The Panama Papers And The Call For Institutional Transparency and Integrity

On 12 May an International Anti-corruption Summit took place in London aimed at stepping up global action to expose, punish and drive out corruption in all walks of life. World leaders, ministers and senior officials from 42 countries as well as representatives of international organizations, civil society, the business community and sports organizations joined hands to reinvigorate the global movement to defeat corruption.

These countries signed up to a Declaration against corruption that commits them to working together to expose corruption wherever it is found, pursue and punish those who perpetrate it, support communities that suffered from it and ensure that the cancer of corruption does not fester in government institutions, businesses and communities.

On behalf of the UN Secretary General, in the first plenary session on exposing corruption, UNDP administrator Helen Clark stressed the need for ethical leadership, the criticality of effective, accountable and transparent institutions and the importance of engaging civil society in the fight against corruption. She invited the audience to be innovative and use new technologies that can facilitate the exposure of and action against corruption.

Initiatives like this summit are laudable as they intend to speed up anti-corruption measures in areas where there has been limited progress so far. These calls for action remain important for two main reasons:

First, after the Wikileaks, the Panama papers are yet another expression of a new radical transparency movement that aims to expose occult financial, political and economic operations, including the hidden wealth of a politicians, business people, movie stars, sports and other celebrities. The message of the Panama Papers and the subsequent debate caused by them is clear: If governments and international organizations don't prioritize the exposure of corruption and address the impunity behind the financial safe havens, they will fall behind the expectations of their societies, their public opinion and their civil society.

Second, the links between corruption and some of the major challenges the world is facing, in particular the rising inequalities and the threat of terrorism and violent extremism are becoming more obvious. Surveys highlight people's frustrations with the rising inequality as well as with the persistent impunity for various forms of corrupt behavior, including occulting wealth and avoiding tax payments through shell companies and other legal constructs.

We should therefore not only expose corruption, we should continue to expose why corruption is a direct threat to the sustainability of our planet and our peaceful co-existence as human beings.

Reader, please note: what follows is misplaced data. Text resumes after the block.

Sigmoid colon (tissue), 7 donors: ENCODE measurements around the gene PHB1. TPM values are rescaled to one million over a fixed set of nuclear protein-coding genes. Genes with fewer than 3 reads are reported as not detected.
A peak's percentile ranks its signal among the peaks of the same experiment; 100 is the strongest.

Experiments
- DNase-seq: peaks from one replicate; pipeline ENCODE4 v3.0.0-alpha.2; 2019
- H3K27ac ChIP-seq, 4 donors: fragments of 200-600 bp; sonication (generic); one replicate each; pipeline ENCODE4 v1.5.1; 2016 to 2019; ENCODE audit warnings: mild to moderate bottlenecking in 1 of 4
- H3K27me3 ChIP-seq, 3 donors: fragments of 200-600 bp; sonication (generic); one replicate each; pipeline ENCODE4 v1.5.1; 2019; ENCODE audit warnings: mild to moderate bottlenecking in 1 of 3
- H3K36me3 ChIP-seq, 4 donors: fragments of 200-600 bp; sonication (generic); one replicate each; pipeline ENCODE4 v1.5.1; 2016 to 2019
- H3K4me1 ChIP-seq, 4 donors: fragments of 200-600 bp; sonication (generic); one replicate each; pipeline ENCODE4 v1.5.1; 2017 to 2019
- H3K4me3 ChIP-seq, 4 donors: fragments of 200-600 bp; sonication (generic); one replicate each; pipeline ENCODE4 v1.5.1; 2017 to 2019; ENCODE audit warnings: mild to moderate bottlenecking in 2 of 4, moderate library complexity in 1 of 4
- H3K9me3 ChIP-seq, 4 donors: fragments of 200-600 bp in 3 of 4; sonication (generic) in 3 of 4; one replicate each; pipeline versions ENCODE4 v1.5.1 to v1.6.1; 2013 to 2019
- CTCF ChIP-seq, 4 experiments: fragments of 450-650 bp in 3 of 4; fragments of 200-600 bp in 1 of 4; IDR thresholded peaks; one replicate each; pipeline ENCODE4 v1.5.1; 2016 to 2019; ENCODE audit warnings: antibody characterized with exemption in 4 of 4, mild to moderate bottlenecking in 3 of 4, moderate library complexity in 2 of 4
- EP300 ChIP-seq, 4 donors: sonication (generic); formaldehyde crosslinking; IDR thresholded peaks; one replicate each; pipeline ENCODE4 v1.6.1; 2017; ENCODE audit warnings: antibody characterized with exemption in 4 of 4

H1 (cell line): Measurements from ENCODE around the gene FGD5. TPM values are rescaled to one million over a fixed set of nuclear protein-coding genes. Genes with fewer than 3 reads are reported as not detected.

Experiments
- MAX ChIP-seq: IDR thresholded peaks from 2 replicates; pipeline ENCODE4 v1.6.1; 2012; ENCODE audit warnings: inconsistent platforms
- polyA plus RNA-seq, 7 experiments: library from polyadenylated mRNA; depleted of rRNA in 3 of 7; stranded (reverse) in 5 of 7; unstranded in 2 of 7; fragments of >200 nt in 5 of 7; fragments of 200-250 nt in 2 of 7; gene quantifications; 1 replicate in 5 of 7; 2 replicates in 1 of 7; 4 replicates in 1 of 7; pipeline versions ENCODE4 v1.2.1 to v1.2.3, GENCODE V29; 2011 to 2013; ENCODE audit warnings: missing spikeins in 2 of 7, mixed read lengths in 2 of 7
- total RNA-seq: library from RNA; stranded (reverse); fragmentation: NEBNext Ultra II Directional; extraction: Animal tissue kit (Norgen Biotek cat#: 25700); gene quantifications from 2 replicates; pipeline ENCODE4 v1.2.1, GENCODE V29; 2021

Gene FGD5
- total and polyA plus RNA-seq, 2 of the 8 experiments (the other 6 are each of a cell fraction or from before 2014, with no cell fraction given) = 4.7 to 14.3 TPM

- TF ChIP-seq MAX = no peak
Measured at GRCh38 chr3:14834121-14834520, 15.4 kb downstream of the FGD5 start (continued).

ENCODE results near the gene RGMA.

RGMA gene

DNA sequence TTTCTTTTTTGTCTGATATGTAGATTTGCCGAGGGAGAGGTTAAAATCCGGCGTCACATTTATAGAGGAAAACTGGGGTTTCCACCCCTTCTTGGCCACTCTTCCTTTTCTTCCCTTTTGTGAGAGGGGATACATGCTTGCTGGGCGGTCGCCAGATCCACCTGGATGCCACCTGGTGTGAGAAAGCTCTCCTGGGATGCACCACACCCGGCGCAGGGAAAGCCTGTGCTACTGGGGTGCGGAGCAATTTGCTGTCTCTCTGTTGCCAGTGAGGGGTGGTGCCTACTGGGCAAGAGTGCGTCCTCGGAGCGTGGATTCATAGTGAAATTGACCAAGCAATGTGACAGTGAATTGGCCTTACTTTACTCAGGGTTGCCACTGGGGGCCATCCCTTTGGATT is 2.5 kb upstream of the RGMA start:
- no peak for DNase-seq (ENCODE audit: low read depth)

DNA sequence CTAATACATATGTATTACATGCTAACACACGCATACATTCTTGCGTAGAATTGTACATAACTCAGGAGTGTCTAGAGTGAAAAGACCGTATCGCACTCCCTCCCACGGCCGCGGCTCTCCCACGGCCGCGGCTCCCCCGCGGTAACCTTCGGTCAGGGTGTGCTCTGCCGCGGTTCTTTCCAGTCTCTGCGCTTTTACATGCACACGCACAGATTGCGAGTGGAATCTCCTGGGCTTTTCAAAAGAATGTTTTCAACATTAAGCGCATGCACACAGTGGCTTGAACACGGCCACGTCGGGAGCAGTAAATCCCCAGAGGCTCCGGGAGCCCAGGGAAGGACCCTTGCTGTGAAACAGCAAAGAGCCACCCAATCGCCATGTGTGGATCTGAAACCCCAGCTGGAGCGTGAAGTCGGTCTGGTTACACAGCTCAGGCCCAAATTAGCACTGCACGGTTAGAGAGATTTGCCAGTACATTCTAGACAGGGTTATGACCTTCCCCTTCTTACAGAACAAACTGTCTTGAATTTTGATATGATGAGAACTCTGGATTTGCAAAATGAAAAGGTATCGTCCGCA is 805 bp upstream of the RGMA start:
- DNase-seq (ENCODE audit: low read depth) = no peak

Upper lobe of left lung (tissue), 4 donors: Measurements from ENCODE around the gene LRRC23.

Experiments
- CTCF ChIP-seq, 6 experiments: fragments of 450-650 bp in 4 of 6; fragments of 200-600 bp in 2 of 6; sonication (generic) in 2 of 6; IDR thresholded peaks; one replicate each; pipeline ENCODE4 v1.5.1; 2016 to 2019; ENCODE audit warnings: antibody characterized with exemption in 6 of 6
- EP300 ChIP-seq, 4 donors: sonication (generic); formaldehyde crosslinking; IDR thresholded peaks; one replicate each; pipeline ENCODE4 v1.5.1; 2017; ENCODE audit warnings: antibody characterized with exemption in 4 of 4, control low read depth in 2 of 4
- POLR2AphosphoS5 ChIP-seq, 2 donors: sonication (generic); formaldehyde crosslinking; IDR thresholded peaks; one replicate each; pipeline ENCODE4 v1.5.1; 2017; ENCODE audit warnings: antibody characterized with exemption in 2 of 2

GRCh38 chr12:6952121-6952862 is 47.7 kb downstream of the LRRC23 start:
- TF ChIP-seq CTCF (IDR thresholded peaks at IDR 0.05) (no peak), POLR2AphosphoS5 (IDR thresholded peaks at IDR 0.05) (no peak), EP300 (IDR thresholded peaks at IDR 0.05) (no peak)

That concern has certainly inspired the inclusion of corruption in the 2030 Agenda, in particular in Goal 16 on Building Peaceful, Just and Inclusive Societies that includes targets on reducing corruption and bribery in all their forms, reducing illicit financial flows and strengthening asset recovery and the return of stolen assets.

That concern has inspired the UN for many years now to support member states in creating and strengthening the institutions needed to prevent, expose and combat corruption. And since December 2005, with the coming into force of the United Nations Convention against Corruption (UNCAC), we have an international framework supported by 178 member states who identified a set of behaviours that all signatories to the UNCAC agreed should be criminalised and rooted out.

The UN should not only support the enforcement of these international standards, it also needs to ensure that its own operations meet the standards required as stewards of public resources.

Over the years, UNDP has been improving its internal systems for the promotion of common ethical values and for the detection of fraud and mismanagement. Today, UNDP enforces a zero tolerance policy against fraud and corruption, scrutinised by independent oversight bodies and reported to our Board of Member States. We publish what we fund, and we publish the audits and evaluations of how we use taxpayers' money. For the second year in a row, UNDP has been recognized as the most transparent aid organisation in the 2016 Aid Transparency Index which ranks major donor organisations against the standard established by the International Aid Transparency Initiative. Sixteen other UN agencies, funds and programmes and the World Bank have already published in accordance with IATI standards or are planning to do so in 2016.

Strong transparency, accountability and integrity mechanisms can prevent corruption. Exposing corruption is important but so is the public recognition of an institution's tangible commitment to transparency and integrity.